I personally tried EVERYTHING to help with my catalogue of awful symptoms, physical, emotional and mental. In the end my Dr persuaded me to try HRT and it totally changed my life. So I'd say, if you need it Red, take it. You're young enough for it not to be risky, and you should be enjoying life.

I am now trying to reduce my dose as my current GP thinks I have been on it too long (over 10 years but can't remember exactly) and am getting too old (61!). I already notice the difference in sleep (lack of), energy, mood, concentration, and my OH would want me to add irritability and several other things... God knows how it's going to be coming off it altogether.
Dr has suggested antidepressants as an alternative as they have similar effect on some symptoms... anyone else heard that? I don't want them though, although they have been suggested before for migraines (me too Mishap).

janerowena Mon 07-Jul-14 16:01:36

Yes, to antidepressants as anxiety is often increased hugely during the menopause and only worsened by the fear of coming off. If you take a mild antidepressant which takes that anxiety away, you are more able to be objective and note the real problems that you may have.

Nanalogue Mon 07-Jul-14 17:56:32

She actually said they are useful to control hot flushes janerowena, although I do agree with you Crafting, when hot flushes are bad you do feel panicky, like you're suffocating and about to spontaneously combust!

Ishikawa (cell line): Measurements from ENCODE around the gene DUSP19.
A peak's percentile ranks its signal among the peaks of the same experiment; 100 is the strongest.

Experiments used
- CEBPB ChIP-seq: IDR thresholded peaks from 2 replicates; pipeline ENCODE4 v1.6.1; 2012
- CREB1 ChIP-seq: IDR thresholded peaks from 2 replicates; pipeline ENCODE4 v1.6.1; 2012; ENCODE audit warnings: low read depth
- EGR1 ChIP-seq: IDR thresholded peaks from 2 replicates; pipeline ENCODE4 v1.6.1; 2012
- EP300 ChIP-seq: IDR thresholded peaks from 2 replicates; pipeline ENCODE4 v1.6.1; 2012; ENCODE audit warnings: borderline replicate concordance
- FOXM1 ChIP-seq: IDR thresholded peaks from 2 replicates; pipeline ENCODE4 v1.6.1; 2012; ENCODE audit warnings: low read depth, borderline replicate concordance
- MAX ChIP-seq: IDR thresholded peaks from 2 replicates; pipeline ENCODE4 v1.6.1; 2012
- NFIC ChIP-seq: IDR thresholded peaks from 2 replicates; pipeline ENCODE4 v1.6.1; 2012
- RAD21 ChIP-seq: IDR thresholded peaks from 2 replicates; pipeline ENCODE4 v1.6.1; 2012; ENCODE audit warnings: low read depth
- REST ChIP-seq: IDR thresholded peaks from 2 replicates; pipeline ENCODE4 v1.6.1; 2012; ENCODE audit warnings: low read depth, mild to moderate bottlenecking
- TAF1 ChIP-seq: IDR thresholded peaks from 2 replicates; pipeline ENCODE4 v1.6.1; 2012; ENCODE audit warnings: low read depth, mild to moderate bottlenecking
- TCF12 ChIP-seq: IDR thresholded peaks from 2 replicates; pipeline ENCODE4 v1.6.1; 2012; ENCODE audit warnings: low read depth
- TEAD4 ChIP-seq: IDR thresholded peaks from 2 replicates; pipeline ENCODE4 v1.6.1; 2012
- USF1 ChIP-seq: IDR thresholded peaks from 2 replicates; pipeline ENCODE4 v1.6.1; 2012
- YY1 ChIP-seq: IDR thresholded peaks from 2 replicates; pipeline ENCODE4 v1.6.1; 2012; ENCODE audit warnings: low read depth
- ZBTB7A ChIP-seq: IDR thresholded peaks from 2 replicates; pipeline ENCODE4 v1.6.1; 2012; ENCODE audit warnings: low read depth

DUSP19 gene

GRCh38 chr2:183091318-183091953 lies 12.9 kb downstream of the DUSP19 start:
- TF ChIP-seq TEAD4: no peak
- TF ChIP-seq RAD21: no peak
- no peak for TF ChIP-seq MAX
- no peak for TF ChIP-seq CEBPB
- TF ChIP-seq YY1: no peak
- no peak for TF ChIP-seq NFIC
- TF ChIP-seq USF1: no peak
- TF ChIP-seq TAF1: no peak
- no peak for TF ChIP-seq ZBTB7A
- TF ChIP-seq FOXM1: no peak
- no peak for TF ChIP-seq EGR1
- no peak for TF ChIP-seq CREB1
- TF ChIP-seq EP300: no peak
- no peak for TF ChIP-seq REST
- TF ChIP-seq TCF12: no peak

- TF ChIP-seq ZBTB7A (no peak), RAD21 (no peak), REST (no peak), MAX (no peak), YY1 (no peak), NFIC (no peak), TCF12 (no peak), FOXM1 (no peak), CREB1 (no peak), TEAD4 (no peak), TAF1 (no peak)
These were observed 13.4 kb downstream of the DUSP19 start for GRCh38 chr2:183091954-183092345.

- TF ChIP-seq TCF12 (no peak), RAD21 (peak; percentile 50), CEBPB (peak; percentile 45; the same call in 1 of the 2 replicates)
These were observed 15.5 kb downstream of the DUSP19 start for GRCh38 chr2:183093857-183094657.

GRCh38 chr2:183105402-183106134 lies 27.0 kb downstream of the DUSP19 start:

Rosiebee Tue 08-Jul-14 23:52:16

I started an early menopause at about 39 with the usual hot sweats, mood swings, anxiety etc. My doc tried me on various tablets before I settled down on one of the HRT types of pill. After about 10 years I reviewed the situation in the light of all the scare stories about links to breast cancer. When I asked about what was the best way to come off HRT, my dear doc said I should just stop. I then asked about what I might expect and in her immortal words she said "Well I don't know my dear, you'll have to suck it and see."
The night sweats were horrendous, much worse than they'd ever been. All night long, 'duvet off.... duvet on....' I really wish I'd gone back to the doctor. I'm sure things have moved on since then so it may be worth going back rather than trying to sort it out on your own. It does eventually get better, but I'm 62 now and feel as though my temperature gauge has never recovered. Useful in winter as I hardly ever feel cold. Go back to your doc and be persistent, you deserve support with these horrible symptoms.

gillybob Wed 09-Jul-14 07:34:47

Hello RED1970 and welcome to. GN. smile